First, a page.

Before summer brings us a bunch of (hopefully) good blockbusters and a lot of (hopefully) sunny weather, cinemas this week have stocked up on smaller ventures. Sleepless is a thriller directed by Swiss filmmaker Baran bo Odar. His first English-language feature, it stars Jamie Foxx as a detective who must delve into the criminal underworld in order to find his kidnapped son.

Michelle Monaghan, David Harbour and Scoot McNairy also star in this remake of Frédéric Jardin’s 2011 French thriller. That outing was better received than Odar’s redoing, which bears the hallmarks of many a Liam Neeson grit-filled exploit. Foxx is often a charismatic presence, and the cast is talented too, therefore this should at least have a little to offer.

Another thriller, Unlocked manoeuvres us from the streets of Las Vegas to the gloomier site of London. Prometheus main-player Noomi Rapace joins Orlando Bloom and Michael Douglas in an effort to prevent a biological terror assault on the capital city.

As its promotional poster notes, Michael Apted’s outing arrives via the producers of genre companions Red and Salt, thus you should expect something fairly similar. Of his more recent efforts, Apted’s work on The Chronicles of Narnia series is notable.  Dog lovers rejoice! Lasse Hallström brings us A Dog’s Purpose, a film about a canine who lives multiple lives alongside multiple owners. Josh Gad voices each dog incarnation, while the likes of Dennis Quaid and Britt Robertson turn out as owners. Expect a lot of heartstring-pulling in this.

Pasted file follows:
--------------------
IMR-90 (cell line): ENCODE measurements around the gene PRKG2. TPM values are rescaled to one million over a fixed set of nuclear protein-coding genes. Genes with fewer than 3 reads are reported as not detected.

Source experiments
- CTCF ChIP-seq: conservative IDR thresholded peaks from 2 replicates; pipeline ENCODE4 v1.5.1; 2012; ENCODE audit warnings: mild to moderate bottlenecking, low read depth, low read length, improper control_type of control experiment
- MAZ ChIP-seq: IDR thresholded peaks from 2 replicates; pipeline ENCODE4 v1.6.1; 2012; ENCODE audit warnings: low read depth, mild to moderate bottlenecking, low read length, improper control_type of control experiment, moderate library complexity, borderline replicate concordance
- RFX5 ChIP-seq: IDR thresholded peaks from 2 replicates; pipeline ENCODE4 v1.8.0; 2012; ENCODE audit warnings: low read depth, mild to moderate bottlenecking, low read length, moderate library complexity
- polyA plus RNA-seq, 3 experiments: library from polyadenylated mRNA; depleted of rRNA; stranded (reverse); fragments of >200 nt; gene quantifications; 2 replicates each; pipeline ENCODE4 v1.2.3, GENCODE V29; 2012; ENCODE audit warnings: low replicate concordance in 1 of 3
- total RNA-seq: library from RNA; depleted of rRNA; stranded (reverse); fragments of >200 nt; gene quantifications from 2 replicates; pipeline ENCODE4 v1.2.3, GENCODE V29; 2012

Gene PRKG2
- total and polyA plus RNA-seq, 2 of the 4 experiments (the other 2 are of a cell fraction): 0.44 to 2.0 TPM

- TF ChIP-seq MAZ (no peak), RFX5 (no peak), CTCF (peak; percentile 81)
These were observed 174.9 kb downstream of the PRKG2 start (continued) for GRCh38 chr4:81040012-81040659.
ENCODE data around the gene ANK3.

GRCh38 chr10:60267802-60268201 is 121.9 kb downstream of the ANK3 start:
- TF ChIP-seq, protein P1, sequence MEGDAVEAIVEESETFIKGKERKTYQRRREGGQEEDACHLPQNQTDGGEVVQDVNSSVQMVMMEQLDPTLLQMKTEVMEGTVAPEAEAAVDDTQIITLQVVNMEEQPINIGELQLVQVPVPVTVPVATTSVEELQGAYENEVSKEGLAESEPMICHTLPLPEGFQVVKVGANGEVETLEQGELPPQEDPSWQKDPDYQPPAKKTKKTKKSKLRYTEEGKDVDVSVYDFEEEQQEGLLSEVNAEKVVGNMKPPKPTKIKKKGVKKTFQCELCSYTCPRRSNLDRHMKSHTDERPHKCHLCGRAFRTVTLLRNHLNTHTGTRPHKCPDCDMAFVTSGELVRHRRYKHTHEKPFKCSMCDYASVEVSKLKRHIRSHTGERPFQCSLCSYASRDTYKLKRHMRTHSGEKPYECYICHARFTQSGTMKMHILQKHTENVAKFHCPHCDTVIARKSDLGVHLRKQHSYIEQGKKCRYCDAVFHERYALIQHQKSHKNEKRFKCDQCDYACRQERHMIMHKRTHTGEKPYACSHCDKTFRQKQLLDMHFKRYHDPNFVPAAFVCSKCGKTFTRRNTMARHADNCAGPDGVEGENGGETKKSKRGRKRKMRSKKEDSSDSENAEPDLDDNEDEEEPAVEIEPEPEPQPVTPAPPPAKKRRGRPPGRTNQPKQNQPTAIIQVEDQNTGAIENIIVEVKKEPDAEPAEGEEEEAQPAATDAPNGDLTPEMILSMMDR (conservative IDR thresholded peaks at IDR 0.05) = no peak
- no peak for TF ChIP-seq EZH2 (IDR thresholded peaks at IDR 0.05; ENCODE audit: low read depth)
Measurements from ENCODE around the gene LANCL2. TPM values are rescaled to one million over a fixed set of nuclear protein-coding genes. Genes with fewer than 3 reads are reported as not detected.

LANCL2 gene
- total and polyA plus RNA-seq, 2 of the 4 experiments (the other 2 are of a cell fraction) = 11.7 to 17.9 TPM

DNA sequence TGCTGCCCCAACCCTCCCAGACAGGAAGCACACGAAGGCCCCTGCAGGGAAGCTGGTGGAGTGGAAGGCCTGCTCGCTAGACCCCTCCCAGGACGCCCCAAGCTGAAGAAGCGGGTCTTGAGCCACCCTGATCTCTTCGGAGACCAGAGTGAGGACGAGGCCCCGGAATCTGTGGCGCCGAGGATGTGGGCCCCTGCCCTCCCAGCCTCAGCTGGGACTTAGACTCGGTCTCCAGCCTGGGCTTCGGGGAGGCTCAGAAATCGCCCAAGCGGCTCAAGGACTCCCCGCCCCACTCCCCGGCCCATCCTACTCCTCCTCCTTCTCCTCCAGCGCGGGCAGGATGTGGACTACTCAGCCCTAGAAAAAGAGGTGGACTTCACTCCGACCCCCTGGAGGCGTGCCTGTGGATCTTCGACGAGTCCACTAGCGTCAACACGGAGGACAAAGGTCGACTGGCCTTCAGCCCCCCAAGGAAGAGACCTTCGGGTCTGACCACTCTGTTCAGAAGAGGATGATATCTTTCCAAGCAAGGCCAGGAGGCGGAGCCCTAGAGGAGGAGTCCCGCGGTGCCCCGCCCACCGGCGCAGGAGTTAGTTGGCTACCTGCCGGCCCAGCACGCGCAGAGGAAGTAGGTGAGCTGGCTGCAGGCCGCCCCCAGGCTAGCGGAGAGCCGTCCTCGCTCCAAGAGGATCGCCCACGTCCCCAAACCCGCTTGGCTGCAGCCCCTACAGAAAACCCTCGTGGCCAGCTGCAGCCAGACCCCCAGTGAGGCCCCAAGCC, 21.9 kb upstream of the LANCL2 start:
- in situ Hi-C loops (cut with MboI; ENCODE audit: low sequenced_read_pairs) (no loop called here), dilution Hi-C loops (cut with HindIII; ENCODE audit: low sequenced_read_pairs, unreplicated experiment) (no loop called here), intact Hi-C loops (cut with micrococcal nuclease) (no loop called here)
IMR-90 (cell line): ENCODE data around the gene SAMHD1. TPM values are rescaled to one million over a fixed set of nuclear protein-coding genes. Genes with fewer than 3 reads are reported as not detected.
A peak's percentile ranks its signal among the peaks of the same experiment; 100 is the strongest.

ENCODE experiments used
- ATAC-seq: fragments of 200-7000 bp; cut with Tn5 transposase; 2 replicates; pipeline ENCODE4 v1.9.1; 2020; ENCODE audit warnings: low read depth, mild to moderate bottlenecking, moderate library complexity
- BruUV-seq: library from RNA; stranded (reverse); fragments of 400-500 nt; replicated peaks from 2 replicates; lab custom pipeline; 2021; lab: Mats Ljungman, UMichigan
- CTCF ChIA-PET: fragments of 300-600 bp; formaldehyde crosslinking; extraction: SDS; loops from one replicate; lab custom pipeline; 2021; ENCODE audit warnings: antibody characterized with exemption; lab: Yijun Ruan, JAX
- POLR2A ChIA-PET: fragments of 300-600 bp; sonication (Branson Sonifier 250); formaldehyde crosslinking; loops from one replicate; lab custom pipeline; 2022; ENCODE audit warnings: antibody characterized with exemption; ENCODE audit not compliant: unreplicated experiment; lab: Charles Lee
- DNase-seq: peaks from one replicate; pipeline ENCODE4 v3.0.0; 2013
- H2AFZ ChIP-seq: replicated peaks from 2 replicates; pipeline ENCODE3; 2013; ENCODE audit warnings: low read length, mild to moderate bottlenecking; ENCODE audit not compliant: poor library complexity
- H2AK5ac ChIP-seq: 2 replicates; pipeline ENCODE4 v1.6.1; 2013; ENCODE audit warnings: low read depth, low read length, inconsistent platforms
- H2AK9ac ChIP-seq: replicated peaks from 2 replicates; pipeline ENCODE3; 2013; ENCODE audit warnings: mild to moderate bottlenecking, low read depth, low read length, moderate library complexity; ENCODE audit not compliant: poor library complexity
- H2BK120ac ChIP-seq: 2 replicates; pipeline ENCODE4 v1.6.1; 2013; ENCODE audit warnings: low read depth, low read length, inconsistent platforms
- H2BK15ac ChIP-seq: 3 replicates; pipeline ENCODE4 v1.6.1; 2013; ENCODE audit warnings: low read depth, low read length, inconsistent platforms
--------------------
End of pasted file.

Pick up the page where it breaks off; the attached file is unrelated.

And we round off the week with two British productions; one new, the other old (sort of). Produced by Ridley Scott and Steve Coogan, Mindhorn unfurls the comedic story of an actor who indulges in a scenario where a criminal confuses fiction with reality, assuming the actor is, in fact, a policeman (as opposed to someone who plays a policeman on television). Directed by Sean Foley, this one has been generally well-received by critics.

The other UK production is a remake of Ealing Comedy’s 1949 hit, Whisky Galore! It stars Gregor Fisher and Eddie Izzard, and details the exploits of a group of Scots who attempt to steal whisky crates from a stranded ship during World War II. The film spent the best part of a decade struggling to gain traction, but it is here now, and hopefully worth the wait.

Review: Guardians of the Galaxy Vol. 2 Like most superhero flicks nowadays, Guardians of the Galaxy Vol. 2 is an ensemble piece, meaning it hosts a large volume of actors. Unlike most superhero flicks nowadays, Guardians of the Galaxy Vol. 2 affords ample screen time to all of its characters, mainstays and supporting players alike.

This is all James Gunn’s doing, the writer-director who now brings us the sequel to his own 2014 hit. While the original was all about introducing its main wacky characters (Pratt, Saldana, Bautista, Cooper, and Diesel are all back as the eponymous Guardians) and their space-trotting tendencies, Vol. 2 has more room to explore the journeys of its side collaborators.

Ravager duo Kraglin and Yondu – played by Sean Gunn and Michael Rooker, respectively – are fine examples of this, each given genuine moments to shine, their collective arc the heartfelt backbone of the story. Dave Bautista is also a highlight as Drax the Destroyer, his pinpoint tone-deafness a surefire incitement of amusement.

Sure, it might not have the fresh burst of pure joviality the initial outing brought in abundance, but this tale of fatherhood and sisterhood works on a more sentimental level. With part three in the works, we may be looking at another exceptional superhero trilogy.